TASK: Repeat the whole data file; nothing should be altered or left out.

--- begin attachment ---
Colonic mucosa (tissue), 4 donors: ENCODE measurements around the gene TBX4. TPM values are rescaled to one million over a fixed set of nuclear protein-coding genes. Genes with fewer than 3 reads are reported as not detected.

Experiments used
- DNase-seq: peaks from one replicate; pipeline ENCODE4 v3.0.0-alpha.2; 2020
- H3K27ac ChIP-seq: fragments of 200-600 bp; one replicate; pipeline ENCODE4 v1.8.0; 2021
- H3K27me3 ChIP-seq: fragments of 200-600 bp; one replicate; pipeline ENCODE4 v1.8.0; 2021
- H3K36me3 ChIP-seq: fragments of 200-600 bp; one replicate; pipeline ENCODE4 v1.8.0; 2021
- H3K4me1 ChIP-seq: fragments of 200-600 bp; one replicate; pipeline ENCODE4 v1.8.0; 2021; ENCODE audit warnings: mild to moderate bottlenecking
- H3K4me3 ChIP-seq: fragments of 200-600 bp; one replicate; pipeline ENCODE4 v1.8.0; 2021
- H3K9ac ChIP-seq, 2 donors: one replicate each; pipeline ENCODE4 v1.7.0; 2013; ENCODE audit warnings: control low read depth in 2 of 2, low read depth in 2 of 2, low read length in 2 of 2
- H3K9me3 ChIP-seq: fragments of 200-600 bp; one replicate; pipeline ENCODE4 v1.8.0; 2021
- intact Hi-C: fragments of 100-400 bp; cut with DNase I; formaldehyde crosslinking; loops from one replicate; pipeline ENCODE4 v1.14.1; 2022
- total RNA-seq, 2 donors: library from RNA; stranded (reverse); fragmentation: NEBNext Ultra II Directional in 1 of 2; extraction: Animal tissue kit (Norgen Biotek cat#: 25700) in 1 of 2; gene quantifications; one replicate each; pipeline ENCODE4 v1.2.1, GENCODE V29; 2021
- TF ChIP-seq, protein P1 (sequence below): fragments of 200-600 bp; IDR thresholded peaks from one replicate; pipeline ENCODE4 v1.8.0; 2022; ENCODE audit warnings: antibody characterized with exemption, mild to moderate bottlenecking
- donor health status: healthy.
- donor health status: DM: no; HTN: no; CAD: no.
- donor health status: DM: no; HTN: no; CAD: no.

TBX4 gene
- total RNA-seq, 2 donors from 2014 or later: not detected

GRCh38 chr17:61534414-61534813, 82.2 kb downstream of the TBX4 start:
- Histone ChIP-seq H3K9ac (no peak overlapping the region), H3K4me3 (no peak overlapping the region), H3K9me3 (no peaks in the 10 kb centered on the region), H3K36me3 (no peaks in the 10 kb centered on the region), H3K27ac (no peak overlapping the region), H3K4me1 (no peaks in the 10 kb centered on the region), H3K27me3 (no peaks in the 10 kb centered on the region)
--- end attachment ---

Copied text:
Colonic mucosa (tissue), 4 donors: ENCODE measurements around the gene TBX4. TPM values are rescaled to one million over a fixed set of nuclear protein-coding genes. Genes with fewer than 3 reads are reported as not detected.

Experiments used
- DNase-seq: peaks from one replicate; pipeline ENCODE4 v3.0.0-alpha.2; 2020
- H3K27ac ChIP-seq: fragments of 200-600 bp; one replicate; pipeline ENCODE4 v1.8.0; 2021
- H3K27me3 ChIP-seq: fragments of 200-600 bp; one replicate; pipeline ENCODE4 v1.8.0; 2021
- H3K36me3 ChIP-seq: fragments of 200-600 bp; one replicate; pipeline ENCODE4 v1.8.0; 2021
- H3K4me1 ChIP-seq: fragments of 200-600 bp; one replicate; pipeline ENCODE4 v1.8.0; 2021; ENCODE audit warnings: mild to moderate bottlenecking
- H3K4me3 ChIP-seq: fragments of 200-600 bp; one replicate; pipeline ENCODE4 v1.8.0; 2021
- H3K9ac ChIP-seq, 2 donors: one replicate each; pipeline ENCODE4 v1.7.0; 2013; ENCODE audit warnings: control low read depth in 2 of 2, low read depth in 2 of 2, low read length in 2 of 2
- H3K9me3 ChIP-seq: fragments of 200-600 bp; one replicate; pipeline ENCODE4 v1.8.0; 2021
- intact Hi-C: fragments of 100-400 bp; cut with DNase I; formaldehyde crosslinking; loops from one replicate; pipeline ENCODE4 v1.14.1; 2022
- total RNA-seq, 2 donors: library from RNA; stranded (reverse); fragmentation: NEBNext Ultra II Directional in 1 of 2; extraction: Animal tissue kit (Norgen Biotek cat#: 25700) in 1 of 2; gene quantifications; one replicate each; pipeline ENCODE4 v1.2.1, GENCODE V29; 2021
- TF ChIP-seq, protein P1 (sequence below): fragments of 200-600 bp; IDR thresholded peaks from one replicate; pipeline ENCODE4 v1.8.0; 2022; ENCODE audit warnings: antibody characterized with exemption, mild to moderate bottlenecking
- donor health status: healthy.
- donor health status: DM: no; HTN: no; CAD: no.
- donor health status: DM: no; HTN: no; CAD: no.

TBX4 gene
- total RNA-seq, 2 donors from 2014 or later: not detected

GRCh38 chr17:61534414-61534813, 82.2 kb downstream of the TBX4 start:
- Histone ChIP-seq H3K9ac (no peak overlapping the region), H3K4me3 (no peak overlapping the region), H3K9me3 (no peaks in the 10 kb centered on the region), H3K36me3 (no peaks in the 10 kb centered on the region), H3K27ac (no peak overlapping the region), H3K4me1 (no peaks in the 10 kb centered on the region), H3K27me3 (no peaks in the 10 kb centered on the region)